Rules previously required anyone who is unwell to get a GP-signed note after a week to receive Statutory Sick Pay (SSP) or benefit payments.
However, this has been temporarily relaxed due to soaring coronavirus cases, granting workers more time before they have to show a sick note after falling ill.
When do I need to get a sick note?
As of 10 December, any worker who falls ill will not be asked to provide their employer with a sick note until after 28 days of sickness, including non-working days.
After 28 days, workers will then need proof of illness to claim SSP.
The same rule applies to those who fall ill and are on benefits, including Universal Credit and Employment and Support Allowance (ESA).
The extension from seven to 28 days for providing a sick note has been introduced to help free up GPs to assist with the Covid-19 booster vaccine rollout.
The UK government has set a target of offering all eligible adults a top-up dose by the end of the year, after the rollout was ramped up to try and curb the spread of the Omicron variant.
How long will the new rules be in place?
The extension to the sick note period will only be in place temporarily.
The 28 day rule will remain until 27 January 2022, after which it will return to the usual seven day period.
A Department for Work and Pensions spokesperson said: “To free up capacity for our GPs to support the ramping up of the Covid booster jab rollout, we’ve introduced Statutory Sick Pay changes today.
“For any sickness absences which began on or after 10 December 2021, up to and including 26 January 2022, GPs will not need to provide employees with medical evidence of sickness, such as a fit note, for the first 28 days of absence.
“We encourage everyone eligible to get their booster jab as soon as possible.”
How much is Statutory Sick Pay?
Statutory Sick Pay (SSP) is worth £96.35 a week for those who are eligible
It is paid by employers for up to 28 weeks after the first three days of illness, and you are earning at least £120 per week.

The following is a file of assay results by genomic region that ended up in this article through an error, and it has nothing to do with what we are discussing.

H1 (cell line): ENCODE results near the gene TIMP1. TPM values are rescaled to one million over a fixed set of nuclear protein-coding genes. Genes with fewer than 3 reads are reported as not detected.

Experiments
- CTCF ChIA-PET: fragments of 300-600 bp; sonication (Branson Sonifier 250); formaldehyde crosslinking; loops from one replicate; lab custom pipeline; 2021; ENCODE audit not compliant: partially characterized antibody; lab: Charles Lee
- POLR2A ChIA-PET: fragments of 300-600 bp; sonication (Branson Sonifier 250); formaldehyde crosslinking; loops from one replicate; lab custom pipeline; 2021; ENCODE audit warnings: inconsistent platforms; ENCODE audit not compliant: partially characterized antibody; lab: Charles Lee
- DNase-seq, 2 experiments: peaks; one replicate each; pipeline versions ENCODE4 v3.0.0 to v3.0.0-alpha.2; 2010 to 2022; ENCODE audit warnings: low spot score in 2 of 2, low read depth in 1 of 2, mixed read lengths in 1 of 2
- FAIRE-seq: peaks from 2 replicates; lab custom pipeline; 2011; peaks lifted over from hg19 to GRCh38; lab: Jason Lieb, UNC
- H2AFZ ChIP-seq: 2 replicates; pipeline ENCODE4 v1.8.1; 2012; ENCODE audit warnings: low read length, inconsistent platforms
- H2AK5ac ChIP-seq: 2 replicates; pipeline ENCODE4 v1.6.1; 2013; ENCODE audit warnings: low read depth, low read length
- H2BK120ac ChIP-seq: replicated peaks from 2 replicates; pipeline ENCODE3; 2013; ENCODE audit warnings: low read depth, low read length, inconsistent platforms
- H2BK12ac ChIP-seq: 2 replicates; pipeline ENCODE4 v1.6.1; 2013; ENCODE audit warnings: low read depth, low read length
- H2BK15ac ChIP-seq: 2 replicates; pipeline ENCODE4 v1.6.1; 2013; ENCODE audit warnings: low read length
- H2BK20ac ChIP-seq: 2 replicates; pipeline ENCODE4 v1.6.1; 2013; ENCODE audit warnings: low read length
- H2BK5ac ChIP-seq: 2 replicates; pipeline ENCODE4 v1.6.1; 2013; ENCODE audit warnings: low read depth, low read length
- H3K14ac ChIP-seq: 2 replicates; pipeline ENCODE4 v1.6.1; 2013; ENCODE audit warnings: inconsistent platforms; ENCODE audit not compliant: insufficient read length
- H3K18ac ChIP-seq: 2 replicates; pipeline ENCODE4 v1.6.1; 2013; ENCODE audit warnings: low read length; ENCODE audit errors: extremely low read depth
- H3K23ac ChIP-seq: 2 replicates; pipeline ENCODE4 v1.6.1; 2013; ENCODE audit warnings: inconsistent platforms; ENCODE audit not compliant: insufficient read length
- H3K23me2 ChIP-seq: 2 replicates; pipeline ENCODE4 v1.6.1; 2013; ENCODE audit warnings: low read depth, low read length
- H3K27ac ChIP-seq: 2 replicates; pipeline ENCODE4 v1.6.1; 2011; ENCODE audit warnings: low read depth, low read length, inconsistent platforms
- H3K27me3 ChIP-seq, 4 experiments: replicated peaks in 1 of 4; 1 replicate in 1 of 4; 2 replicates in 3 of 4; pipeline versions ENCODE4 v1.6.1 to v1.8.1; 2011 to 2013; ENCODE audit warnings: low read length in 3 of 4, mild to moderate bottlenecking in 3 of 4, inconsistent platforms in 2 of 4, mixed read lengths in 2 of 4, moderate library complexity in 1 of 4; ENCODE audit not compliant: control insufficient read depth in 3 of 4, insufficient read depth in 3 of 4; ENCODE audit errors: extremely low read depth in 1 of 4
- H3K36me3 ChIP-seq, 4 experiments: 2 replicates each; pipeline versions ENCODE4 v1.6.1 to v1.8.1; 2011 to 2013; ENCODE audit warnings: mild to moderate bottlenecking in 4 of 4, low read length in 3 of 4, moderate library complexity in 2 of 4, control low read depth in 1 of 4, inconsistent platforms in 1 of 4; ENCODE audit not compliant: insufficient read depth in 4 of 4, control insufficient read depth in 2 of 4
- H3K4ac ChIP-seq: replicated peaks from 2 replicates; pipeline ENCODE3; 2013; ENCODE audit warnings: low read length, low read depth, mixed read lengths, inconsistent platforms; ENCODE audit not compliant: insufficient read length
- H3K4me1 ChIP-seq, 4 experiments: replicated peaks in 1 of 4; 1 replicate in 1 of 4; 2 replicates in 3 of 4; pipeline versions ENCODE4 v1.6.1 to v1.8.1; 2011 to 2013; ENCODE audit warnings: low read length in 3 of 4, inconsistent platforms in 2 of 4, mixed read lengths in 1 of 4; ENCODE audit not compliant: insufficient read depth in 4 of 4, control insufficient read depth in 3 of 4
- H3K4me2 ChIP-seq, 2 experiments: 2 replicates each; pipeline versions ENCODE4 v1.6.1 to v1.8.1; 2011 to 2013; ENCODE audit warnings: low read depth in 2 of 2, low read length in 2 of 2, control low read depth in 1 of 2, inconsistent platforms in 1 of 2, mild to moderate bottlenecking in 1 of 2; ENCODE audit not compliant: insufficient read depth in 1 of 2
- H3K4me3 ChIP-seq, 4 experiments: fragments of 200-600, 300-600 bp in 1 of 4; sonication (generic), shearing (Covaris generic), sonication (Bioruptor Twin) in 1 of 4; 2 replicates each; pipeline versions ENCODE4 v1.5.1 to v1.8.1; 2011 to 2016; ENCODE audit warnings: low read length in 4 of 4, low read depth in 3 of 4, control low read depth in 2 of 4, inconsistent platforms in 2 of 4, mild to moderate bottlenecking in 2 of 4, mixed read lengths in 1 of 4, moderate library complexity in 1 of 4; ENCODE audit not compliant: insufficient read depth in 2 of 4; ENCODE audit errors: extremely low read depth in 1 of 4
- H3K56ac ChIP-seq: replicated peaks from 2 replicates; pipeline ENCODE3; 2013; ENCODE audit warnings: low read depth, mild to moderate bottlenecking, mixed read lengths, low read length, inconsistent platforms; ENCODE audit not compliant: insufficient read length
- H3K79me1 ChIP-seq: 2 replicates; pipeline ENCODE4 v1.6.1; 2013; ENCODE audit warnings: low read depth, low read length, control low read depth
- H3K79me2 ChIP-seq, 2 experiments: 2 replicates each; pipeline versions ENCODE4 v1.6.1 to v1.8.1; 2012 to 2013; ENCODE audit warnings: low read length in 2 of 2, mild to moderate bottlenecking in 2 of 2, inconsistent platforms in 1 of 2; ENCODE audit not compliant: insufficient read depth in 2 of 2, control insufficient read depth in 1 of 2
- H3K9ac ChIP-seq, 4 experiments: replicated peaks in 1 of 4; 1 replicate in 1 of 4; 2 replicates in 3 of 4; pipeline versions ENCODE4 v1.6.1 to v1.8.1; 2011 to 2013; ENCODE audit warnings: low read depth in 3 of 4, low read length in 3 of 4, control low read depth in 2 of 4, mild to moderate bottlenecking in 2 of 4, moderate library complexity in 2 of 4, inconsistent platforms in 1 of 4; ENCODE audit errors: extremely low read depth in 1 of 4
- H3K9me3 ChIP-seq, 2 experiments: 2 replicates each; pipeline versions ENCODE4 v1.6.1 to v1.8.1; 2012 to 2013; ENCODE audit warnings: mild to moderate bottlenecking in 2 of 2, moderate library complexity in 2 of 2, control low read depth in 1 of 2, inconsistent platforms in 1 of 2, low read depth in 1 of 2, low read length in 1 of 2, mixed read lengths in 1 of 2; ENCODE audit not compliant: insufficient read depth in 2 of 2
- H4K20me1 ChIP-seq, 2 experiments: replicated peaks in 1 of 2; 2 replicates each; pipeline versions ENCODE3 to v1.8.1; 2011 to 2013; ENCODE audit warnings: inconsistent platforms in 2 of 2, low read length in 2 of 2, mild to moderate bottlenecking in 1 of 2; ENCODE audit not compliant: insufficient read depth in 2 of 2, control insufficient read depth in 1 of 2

If you are self-isolating due to Covid-19, you must self-isolate for at least four days to be eligible for SSP.
It is paid in the same way as your normal wages, so you may receive it weekly or monthly.
If you are claiming Universal Credit and become unwell and this affects your search for work, you will need to show a note to the DWP after 28 days.
The temporary rule change also applies to those who claim Employment and Support Allowance benefits (ESA), which you can get if an illness or disability is affecting your capacity to work.
Who is eligible for Statutory Sick Pay?
To qualify for Statutory Sick Pay (SSP) you must:
- be classed as an employee and have done some work for your employer
- earn an average of at least £120 per week
- have been ill or self-isolating for at least four days in a row (including non-working days)
How many days you can get SSP will depend on why you are off work. Agency workers are also entitled to SSP.
If you are self-isolating and cannot work due to Covid-19, you can get an ‘isolation note’ online from NHS 111 if you are off work for seven days or more. If you have been notified by the NHS or public health authorities that you are a contact of someone with Covid-19, your notification is valid as proof.
How do I claim it?
To claim Statutory Sick Pay (SSP), you must tell your employer by the deadline and provide proof of sickness if you are off work for more than 28 days in a row (including non-working days).
If you started your sick leave before 10 December 2021, you must show a sick note if you have been off work for more than seven days in a row (including non-working days).
Proof of sickness can include any of the following:
- an ‘isolation note’ if you are unable to work because of Covid-19
- a notification from the NHS or public health authorities if you have been told to self-isolate because you are a contact of someone with Covid-19
- a ‘fit note’ (or sick note) if you are off sick for another reason
- a letter confirming the date of your procedure if you have been advised to self-isolate before going into hospital for surgery
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